We knew it all along, didn’t need a judge to tell us. But maybe he did. Besides, it was a way for me to finally meet him, my dad.
When he walked inside the courtroom that day in 1988, I knew right away that it was him. He was bigger than the man in the photos Mom had shown me. Maybe I recognized him a little, from the photos, from her description of him, from catching a glimpse of him in the ballroom scene of Dr. Zhivago when he was an extra, or from a feeling. His presence was striking, larger than life. And in fact, I’d been waiting for this day for most of mine. Sort of. Although growing up in a single-parent home is more frequent these days, when I was younger, an only child, some people would ask me if I missed not having a dad. My answer was always no. I didn’t know what it was like to have one so how could I miss what I didn’t know?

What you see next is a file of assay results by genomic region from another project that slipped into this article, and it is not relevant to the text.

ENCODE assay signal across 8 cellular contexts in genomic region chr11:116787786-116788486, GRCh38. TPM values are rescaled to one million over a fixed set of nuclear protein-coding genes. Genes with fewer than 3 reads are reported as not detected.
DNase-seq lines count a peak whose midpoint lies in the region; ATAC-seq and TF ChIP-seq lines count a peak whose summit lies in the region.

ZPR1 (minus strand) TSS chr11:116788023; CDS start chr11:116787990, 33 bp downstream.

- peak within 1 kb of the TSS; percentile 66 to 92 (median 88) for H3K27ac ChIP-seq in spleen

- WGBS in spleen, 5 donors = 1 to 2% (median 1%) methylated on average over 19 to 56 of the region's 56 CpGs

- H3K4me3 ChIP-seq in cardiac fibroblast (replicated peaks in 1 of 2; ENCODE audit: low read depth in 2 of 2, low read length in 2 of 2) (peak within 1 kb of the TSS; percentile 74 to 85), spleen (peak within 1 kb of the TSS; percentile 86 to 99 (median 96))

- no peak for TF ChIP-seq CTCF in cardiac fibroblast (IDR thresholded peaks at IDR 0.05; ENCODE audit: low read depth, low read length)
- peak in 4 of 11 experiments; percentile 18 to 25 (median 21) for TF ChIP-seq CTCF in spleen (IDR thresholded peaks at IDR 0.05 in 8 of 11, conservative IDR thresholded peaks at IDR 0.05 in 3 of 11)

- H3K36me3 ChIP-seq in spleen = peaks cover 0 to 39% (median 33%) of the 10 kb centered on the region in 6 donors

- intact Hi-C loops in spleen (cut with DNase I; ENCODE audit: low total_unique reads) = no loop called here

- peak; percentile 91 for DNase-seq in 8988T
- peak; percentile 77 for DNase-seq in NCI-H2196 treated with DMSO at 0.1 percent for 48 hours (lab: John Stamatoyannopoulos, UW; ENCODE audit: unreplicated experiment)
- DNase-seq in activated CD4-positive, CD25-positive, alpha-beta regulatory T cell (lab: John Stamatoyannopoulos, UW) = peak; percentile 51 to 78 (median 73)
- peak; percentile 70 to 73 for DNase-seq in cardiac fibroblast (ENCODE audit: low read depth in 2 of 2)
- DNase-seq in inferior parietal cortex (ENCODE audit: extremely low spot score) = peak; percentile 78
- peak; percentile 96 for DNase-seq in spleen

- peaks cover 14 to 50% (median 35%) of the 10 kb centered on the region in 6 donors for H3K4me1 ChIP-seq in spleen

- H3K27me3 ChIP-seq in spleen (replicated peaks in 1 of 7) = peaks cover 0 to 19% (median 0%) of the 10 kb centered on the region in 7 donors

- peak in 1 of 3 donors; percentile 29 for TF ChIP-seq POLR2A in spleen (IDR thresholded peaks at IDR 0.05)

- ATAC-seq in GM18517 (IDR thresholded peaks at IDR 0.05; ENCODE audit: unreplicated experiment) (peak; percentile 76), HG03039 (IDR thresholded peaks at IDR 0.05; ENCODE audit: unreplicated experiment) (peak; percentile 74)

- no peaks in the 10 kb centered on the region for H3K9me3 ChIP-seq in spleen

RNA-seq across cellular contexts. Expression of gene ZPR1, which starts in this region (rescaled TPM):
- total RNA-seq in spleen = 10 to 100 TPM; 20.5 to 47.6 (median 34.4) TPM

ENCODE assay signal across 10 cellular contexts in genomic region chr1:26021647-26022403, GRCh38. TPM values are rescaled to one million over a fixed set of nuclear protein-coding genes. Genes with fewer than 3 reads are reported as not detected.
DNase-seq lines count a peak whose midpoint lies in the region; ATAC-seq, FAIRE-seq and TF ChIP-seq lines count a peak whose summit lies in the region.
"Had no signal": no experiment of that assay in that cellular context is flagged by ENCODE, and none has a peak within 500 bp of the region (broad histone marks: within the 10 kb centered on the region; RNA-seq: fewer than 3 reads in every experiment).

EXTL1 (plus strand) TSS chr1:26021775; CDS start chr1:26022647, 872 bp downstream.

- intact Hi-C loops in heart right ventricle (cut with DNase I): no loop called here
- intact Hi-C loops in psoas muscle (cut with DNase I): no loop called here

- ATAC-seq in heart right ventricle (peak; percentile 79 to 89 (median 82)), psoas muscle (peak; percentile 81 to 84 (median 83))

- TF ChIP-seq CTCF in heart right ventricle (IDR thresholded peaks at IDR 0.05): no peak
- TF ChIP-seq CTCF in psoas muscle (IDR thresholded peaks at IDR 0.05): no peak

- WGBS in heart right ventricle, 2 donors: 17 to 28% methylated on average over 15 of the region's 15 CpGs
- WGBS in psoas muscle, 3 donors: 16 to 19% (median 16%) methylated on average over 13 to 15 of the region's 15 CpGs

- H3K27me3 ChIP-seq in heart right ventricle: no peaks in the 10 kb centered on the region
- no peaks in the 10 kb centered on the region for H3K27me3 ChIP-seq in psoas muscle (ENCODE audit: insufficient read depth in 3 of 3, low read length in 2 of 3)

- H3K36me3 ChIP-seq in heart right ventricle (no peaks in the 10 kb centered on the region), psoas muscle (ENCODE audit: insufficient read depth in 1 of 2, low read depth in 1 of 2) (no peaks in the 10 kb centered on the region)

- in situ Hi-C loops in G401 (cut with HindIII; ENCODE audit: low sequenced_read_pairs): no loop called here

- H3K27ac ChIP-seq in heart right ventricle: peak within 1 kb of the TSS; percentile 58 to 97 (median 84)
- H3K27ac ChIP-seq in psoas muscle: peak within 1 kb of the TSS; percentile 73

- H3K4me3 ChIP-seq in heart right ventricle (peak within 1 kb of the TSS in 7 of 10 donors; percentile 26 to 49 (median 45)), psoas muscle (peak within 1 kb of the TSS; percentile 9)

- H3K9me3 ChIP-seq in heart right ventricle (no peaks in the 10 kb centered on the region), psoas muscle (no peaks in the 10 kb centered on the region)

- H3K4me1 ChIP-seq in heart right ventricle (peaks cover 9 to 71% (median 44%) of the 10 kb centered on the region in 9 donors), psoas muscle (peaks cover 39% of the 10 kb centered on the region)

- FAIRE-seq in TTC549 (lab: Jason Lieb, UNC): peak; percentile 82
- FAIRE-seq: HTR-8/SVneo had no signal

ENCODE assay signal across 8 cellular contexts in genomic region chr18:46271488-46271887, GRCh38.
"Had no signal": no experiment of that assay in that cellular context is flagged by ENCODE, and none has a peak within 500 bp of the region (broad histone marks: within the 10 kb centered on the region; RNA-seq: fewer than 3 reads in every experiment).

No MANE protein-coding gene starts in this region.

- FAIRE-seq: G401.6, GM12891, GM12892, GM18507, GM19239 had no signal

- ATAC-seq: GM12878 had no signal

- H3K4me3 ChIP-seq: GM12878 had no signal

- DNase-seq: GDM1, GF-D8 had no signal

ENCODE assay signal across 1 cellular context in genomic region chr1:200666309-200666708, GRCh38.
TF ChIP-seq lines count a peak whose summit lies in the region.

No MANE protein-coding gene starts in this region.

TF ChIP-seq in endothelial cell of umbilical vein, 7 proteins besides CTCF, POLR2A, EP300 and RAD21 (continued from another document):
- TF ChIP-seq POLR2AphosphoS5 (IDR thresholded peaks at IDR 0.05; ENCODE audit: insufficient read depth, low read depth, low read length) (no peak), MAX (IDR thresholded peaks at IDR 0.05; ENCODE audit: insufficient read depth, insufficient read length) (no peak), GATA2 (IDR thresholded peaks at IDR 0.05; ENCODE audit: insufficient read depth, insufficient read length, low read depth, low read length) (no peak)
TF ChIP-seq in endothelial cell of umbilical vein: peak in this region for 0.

Mom didn’t want me to have to go on the stand, and frankly I didn’t want to either. So we settled on a small amount he would send me each month, only up to my 18th birthday. I was 17, and there were only nine months left. No back pay. But it was never about the money. It was about meeting him, and about building something, a relationship, or at least coaxing him to own up to his responsibilities, his first child. We weren’t sure what he would be like or if this was the only way to convince him that I was his. For him to finally admit it even though he already knew, had been engaged to my mom, and had chosen to leave once he found out she was pregnant. But at least it was something. Checking out that afternoon, my dad asked the clerk if she thought we looked anything alike. “Spitting image,” she replied. “See, it is true. I really am your daughter,” I thought. Instead, I just smiled.